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Venezuela on the Charles: Harvard students hoard cafeteria food ahead of dining strike

For those outside of Boston, you may not know that Harvard University Dining Services (HUDS) workers have been on an unprecedented strike since Wednesday over wage and healthcare demands.

Their cause has been described as pro-LGBTQ (seriously), and the student government has eased the mild discomfort of their picketing by authorizing $200 of donuts and coffee for the strikers.

But it’s throwing a non-edible wrench in the eating habits of ordinary Harvard students, who flooded Harvard Square eateries because they couldn’t use their own prepaid meal plans.

On the eve of the strike, The Washington Post reported, Cambridge resembled Caracas as students stripped the campus eateries of anything edible they could squirrel out:

Inside the dining halls at Harvard University, the students are prepping in apocalyptic fashion.

Backpacks are stuffed with apples and plates are stacked with brownies. Smuggled-in Tupperware bowls, slyly hidden beneath the table, are being filled with hot food from the cafeteria buffet. Mini fridges are overflowing. Freshmen have ordered Cup Noodles on Amazon — in bulk. …

“I understand it’s for legitimate purposes, but I’m worrying about midterms right now,” freshman Sofia Garcia told The Washington Post. “I don’t need to worry about where my food is coming from.”

MORE: Sordid Details from the Frontlines of a Student-Workers Union Strike

The Harvard Crimson even released a “survival guide” that encouraged students to go Darwin or go home (literally, to mommy and daddy):

You must forage for provisions in advance. To properly stock up, enter the dhall [sic] on Monday with a savage mindset, and proceed with your overt theft like nobody’s watching. With Tupperware poised, confidently ladle oatmeal, chili, and chowder. Fill designated containers to the brim with cookies and your cereal of choice. You’ll also want to load up on condiments to spice up those Nutrigrain bars that have been under your bed since move-in. An entire bottle of chocolate syrup and can of whipped cream should do the trick. Finish off by stuffing your backpack with 30 apples. Just squirrel those babies away, you could be in this for the long haul!

According to writer Lydia Cawley, Harvard students are paying $36 a day for meals they can’t use while the strike continues.

MORE: Grad student union contract includes right to be free of microaggressions

Workers told The Crimson pre-strike they saw “unusually large quantities of frozen food being brought into the dining halls,” suggesting a strategic stockpile:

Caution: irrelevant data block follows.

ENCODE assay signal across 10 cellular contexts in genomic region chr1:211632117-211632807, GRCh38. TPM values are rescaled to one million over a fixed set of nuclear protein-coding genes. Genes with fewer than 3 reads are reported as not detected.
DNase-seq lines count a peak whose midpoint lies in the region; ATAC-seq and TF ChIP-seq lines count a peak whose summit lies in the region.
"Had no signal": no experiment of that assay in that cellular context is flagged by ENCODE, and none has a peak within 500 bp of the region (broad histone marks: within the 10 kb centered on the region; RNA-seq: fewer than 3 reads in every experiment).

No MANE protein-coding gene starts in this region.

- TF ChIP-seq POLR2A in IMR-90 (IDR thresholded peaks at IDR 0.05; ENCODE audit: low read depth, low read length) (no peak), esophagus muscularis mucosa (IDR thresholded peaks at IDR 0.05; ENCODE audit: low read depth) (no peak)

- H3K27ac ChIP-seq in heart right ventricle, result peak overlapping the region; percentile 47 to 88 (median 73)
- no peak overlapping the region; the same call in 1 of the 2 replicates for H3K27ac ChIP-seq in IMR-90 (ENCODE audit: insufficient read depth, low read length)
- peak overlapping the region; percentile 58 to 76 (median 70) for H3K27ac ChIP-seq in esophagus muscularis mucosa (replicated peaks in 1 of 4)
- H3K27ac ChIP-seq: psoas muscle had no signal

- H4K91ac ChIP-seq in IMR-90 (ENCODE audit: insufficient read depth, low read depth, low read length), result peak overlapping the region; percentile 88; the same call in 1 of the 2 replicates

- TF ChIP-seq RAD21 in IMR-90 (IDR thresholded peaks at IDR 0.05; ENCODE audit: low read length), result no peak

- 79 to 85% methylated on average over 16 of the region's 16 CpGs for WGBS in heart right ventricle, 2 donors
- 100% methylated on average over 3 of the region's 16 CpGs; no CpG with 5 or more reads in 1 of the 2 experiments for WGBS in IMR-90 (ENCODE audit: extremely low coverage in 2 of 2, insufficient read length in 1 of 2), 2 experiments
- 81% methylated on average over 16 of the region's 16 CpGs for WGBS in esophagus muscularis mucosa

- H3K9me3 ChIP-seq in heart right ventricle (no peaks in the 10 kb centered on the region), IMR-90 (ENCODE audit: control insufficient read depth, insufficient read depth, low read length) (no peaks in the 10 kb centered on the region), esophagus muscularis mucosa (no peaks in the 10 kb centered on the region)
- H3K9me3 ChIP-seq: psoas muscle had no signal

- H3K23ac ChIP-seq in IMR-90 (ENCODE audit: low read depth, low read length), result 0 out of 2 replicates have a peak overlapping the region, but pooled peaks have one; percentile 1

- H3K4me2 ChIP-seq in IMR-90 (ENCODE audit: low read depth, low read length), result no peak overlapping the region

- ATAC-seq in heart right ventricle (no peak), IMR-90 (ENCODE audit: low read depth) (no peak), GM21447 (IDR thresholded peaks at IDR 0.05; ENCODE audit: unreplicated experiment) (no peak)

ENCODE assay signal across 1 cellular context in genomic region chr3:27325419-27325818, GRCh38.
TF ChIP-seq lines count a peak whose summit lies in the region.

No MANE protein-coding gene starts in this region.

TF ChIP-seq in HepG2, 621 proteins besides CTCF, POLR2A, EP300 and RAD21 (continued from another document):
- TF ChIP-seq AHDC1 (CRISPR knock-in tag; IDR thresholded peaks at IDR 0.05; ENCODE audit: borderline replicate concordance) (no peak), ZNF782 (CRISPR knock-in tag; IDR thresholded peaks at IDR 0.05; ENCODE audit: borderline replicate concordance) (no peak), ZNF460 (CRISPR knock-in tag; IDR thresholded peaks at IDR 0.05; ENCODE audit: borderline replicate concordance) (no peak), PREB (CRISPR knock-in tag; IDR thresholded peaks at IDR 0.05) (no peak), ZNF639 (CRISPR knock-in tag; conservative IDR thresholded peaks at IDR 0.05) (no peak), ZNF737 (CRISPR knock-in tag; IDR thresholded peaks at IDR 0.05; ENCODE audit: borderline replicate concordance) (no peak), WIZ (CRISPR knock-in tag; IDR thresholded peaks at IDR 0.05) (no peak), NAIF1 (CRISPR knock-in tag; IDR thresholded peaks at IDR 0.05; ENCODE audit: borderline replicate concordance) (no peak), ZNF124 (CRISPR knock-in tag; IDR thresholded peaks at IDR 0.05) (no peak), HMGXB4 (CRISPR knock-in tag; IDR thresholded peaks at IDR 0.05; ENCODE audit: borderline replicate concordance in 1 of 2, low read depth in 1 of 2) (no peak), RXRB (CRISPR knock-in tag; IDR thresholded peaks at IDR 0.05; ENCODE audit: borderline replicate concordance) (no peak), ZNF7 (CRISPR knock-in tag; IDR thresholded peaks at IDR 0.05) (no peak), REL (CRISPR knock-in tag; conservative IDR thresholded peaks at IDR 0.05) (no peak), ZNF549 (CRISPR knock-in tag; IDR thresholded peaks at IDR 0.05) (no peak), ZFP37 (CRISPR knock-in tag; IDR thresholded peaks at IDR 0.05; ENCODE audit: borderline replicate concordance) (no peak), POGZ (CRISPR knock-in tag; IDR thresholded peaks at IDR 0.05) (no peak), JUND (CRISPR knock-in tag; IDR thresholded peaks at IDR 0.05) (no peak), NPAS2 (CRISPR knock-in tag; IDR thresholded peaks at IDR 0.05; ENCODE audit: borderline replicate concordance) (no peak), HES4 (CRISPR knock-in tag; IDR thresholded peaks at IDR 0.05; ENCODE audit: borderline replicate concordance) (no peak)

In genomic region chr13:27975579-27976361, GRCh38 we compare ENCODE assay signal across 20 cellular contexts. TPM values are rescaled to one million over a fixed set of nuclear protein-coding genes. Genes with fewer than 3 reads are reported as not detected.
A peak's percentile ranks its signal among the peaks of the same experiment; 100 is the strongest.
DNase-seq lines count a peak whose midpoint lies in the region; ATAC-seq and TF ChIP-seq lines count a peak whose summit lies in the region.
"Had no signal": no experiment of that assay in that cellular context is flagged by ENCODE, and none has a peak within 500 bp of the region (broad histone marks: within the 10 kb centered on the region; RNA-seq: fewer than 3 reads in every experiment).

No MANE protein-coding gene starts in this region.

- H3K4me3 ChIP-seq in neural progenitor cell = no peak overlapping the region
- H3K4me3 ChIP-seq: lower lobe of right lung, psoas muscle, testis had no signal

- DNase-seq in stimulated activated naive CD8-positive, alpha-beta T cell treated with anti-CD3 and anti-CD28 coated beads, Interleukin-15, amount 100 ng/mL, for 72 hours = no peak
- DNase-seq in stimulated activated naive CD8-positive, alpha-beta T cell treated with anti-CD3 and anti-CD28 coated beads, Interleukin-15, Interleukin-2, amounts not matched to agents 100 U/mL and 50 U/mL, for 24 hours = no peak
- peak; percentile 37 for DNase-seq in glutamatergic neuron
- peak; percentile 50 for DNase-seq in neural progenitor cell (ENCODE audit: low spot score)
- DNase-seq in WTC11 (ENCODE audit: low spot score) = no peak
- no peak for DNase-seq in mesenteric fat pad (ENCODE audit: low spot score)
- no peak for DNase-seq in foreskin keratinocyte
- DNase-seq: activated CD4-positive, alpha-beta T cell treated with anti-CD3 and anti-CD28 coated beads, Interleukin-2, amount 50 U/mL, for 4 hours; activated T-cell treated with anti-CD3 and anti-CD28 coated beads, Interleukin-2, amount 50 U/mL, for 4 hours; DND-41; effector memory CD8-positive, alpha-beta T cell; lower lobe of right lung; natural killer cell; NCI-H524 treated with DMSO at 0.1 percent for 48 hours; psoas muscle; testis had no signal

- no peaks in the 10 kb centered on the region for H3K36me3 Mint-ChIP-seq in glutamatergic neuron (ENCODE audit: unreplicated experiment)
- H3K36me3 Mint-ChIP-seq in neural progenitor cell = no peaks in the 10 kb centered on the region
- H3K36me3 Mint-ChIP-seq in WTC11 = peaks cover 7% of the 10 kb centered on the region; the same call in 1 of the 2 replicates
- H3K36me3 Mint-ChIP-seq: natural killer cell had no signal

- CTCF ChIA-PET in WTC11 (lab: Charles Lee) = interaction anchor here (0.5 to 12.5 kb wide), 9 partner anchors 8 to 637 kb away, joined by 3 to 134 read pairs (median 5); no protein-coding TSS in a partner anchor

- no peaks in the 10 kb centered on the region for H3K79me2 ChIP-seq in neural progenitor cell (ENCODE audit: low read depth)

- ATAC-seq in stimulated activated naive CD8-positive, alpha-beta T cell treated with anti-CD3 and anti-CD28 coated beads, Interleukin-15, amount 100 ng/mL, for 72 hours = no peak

[Union organizer Laquiesha Rainey elaborated,] “Things like stuffed peppers, mac and cheese, and soups are taking up so much space in the freezers that a lot of halls don’t have the space to hold the current menu items we need.”

The latest Crimson update reports no progress in ending the strike, which will continue over Columbus Day weekend:

The University has brought forth several health care proposals over the course of the past four months; Local 26 has rejected all of them. Harvard proposed the union enroll in an identical health plan to that Harvard negotiated with the University’s largest union, the Harvard Union of Clerical and Technical Workers. That plan eliminated deducibles [sic] while it increased copayments.

MORE: Meal-plan prices spike as cafeteria workers demand a union

This is all terribly amusing to the bros at Total Frat Move:

The mental image of kids lined up hundreds deep in front of a communal microwave to preheat Annie’s Organics mac & cheese is gold Jerry gold. I can’t wait for Harvard to overestimate the amount of frozen food they need, only for the strike to end next week and the school’s left with enough frozen food to keep a small village of subterranean Chilean miners satiated.

Follow The Crimson on Twitter to stay abreast of strike developments.

MORE: Black markets for condiments pop up thanks to Mrs. Obama

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About the Author
Associate Editor
Greg spent several years as a technology policy reporter and editor for Warren Communications News in Washington, D.C., and guest host on C-SPAN’s “The Communicators.” He co-founded the alternative newspaper PUNCH and served as a reporter, editor and columnist for The Falcon at Seattle Pacific University.